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MySQL Cookbook

Solutions for Database Developers and Administrators

Paperback Engels 2022 9781492093169
Verkooppositie 3935Hoogste positie: 3935
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For MySQL, the price of popularity comes with a flood of questions from users on how to solve specific data-related issues. That's where this cookbook comes in. When you need quick solutions or techniques, this handy resource provides scores of short, focused pieces of code, hundreds of worked-out examples, and clear, concise explanations for programmers who don't have the time (or expertise) to resolve MySQL problems from scratch.

In this updated fourth edition, authors Sveta Smirnova and Alkin Tezuysal provide more than 200 recipes that cover powerful features in both MySQL 5.7 and 8.0. Beginners as well as professional database and web developers will dive into topics such as MySQL Shell, MySQL replication, and working with JSON.

You'll learn how to:

- Connect to a server, issue queries, and retrieve results
- Retrieve data from the MySQL Server
- Store, retrieve, and manipulate strings
- Work with dates and times
- Sort query results and generate summaries
- Assess the characteristics of a dataset
- Write stored functions and procedures
- Use stored routines, triggers, and scheduled events
- Perform basic MySQL administration tasks
- Understand MySQL monitoring fundamentals


Aantal pagina's:886
Hoofdrubriek:IT-management / ICT


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Over Sveta Smirnova

Sveta Smirnova is a Principle Technical Support Engineer in the Bugs Verification Group of the MySQL Support Group at Oracle.

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Who This Book Is For
What’s in This Book
MySQL APIs Used in This Book
Version and Platform Notes
Conventions Used in This Book
The MySQL Cookbook Companion GitHub Repository
Obtaining MySQL and Related Software
Using Code Examples
O’Reilly Online Learning
How to Contact Us

1. Using the mysql Client Program
1.0. Introduction
1.1. Setting Up a MySQL User Account
1.2. Creating a Database and a Sample Table
1.3. Finding mysql Client
1.4. Specifying mysql Command Options
1.5. Executing SQL Statements Interactively
1.6. Executing SQL Statements Read from a File or Program
1.7. Controlling mysql Output Destination and Format
1.8. Using User-Defined Variables in SQL Statements
1.9. Customizing a mysql Prompt
1.10. Using External Programs
1.11. Filtering and Processing Output

2. Using MySQL Shell
2.0. Introduction
2.1. Connecting to MySQL Server with MySQL Shell
2.2. Selecting the Protocol
2.3. Selecting SQL, JavaScript, or Python Mode
2.4. Running SQL Session
2.5. Running SQL in JavaScript Mode
2.6. Running SQL in Python Mode
2.7. Working with Tables in JavaScript Mode
2.8. Working with Tables in Python Mode
2.9. Working with Collections in JavaScript Mode
2.10. Working with Collections in Python Mode
2.11. Controlling the Output Format
2.12. Running Reports with MySQL Shell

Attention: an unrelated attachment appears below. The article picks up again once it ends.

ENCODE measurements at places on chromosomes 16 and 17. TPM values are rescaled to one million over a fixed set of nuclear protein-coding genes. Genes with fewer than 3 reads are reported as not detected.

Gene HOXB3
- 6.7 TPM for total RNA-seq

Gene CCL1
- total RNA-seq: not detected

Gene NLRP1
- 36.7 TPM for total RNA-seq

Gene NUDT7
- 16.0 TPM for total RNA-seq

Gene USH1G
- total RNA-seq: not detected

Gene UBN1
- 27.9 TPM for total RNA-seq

2.13. Using MySQL Shell Utilities
2.14. Using the Admin API to Automate Replication Management
2.15. Working with JavaScript Objects
2.16. Filling Test Data Using Python’s Data Science Modules
2.17. Reusing Your Scripts for MySQL Shell

3. MySQL Replication
3.0. Introduction
3.1. Configuring Basic Replication Between One Source and One Replica
3.2. Position-Based Replication in the New Installation Environment
3.3. Setting Up a Position-Based Replica of a MySQL Installation that Is Already in Use
3.4. Setting Up GTID-Based Replication
3.5. Configuring a Binary Log Format
3.6. Using Replication Filters
3.7. Rewriting a Database on the Replica
3.8. Using a Multithreaded Replica
3.9. Setting Up Circular Replication
3.10. Using Multisource Replication
3.11. Using a Semisynchronous Replication Plug-In
3.12. Using Group Replication
3.13. Storing Replication Credentials Securely
3.14. Using TLS (SSL) for Replication
3.15. Replication Troubleshooting
3.16. Using Processlist to Understand Replication Performance
3.17. Setting Up Automated Replication

4. Writing MySQL-Based Programs
4.0. Introduction
4.1. Connecting, Selecting a Database, and Disconnecting
4.2. Checking for Errors
4.3. Writing Library Files
4.4. Executing Statements and Retrieving Results
4.5. Handling Special Characters and NULL Values in Statements
4.6. Handling Special Characters in Identifiers
4.7. Identifying NULL Values in Result Sets
4.8. Obtaining Connection Parameters
4.9. Resetting the profile Table

5. Selecting Data from Tables
5.0. Introduction
5.1. Specifying Which Columns and Rows to Select
5.2. Naming Query Result Columns
5.3. Sorting Query Results
5.4. Removing Duplicate Rows
5.5. Working with NULL Values
5.6. Writing Comparisons Involving NULL in Programs
5.7. Using Views to Simplify Table Access
5.8. Selecting Data from Multiple Tables
5.9. Selecting Rows from the Beginning, End, or Middle of Query Results
5.10. What to Do When LIMIT and the Final Result Require a Different Sort Order
5.11. Calculating LIMIT Values from Expressions
5.12. Combining Two or More SELECT Results
5.13. Selecting Results of Subqueries

6. Table Management
6.0. Introduction
6.1. Cloning a Table
6.2. Saving a Query Result in a Table
6.3. Creating Temporary Tables
6.4. Generating Unique Table Names
6.5. Checking or Changing a Table Storage Engine
6.6. Copying a Table Using mysqldump
6.7. Copying an InnoDB Table Using Transportable Tablespaces
6.8. Copying a MyISAM Table Using an sdi File

7. Working with Strings
7.0. Introduction
7.1. String Properties
7.2. Choosing a String Data Type
7.3. Setting the Client Connection Character Set
7.4. Writing String Literals
7.5. Checking or Changing a String’s Character Set or Collation